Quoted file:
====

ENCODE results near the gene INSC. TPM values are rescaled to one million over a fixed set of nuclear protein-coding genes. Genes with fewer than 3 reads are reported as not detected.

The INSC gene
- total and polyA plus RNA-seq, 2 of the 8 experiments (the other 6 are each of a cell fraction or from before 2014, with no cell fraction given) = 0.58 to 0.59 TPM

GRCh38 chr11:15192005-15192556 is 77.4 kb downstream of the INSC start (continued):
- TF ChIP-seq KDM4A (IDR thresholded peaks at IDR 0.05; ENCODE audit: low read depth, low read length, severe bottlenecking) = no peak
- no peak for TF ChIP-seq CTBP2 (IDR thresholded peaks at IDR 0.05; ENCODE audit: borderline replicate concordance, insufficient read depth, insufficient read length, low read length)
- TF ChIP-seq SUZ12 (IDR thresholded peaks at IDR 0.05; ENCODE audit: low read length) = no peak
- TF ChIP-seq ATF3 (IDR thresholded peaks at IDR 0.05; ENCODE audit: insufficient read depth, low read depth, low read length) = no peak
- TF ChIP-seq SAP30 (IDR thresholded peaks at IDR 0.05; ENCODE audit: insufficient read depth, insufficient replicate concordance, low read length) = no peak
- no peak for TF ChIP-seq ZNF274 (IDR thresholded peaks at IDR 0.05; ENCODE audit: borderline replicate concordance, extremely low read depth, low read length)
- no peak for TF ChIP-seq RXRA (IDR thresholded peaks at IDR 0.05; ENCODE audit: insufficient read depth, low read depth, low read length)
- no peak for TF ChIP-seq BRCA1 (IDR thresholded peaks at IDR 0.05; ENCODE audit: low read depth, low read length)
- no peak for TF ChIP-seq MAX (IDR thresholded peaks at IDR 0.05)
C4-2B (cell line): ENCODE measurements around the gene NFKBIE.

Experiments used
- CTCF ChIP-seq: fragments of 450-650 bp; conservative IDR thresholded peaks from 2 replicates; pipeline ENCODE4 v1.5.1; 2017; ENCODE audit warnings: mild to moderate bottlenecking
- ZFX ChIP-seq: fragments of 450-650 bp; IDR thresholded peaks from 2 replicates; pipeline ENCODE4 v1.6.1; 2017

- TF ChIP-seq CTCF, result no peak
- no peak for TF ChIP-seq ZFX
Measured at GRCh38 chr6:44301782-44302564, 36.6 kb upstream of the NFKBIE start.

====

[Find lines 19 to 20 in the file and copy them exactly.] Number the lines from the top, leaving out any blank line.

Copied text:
- no peak for TF ChIP-seq ZFX
Measured at GRCh38 chr6:44301782-44302564, 36.6 kb upstream of the NFKBIE start.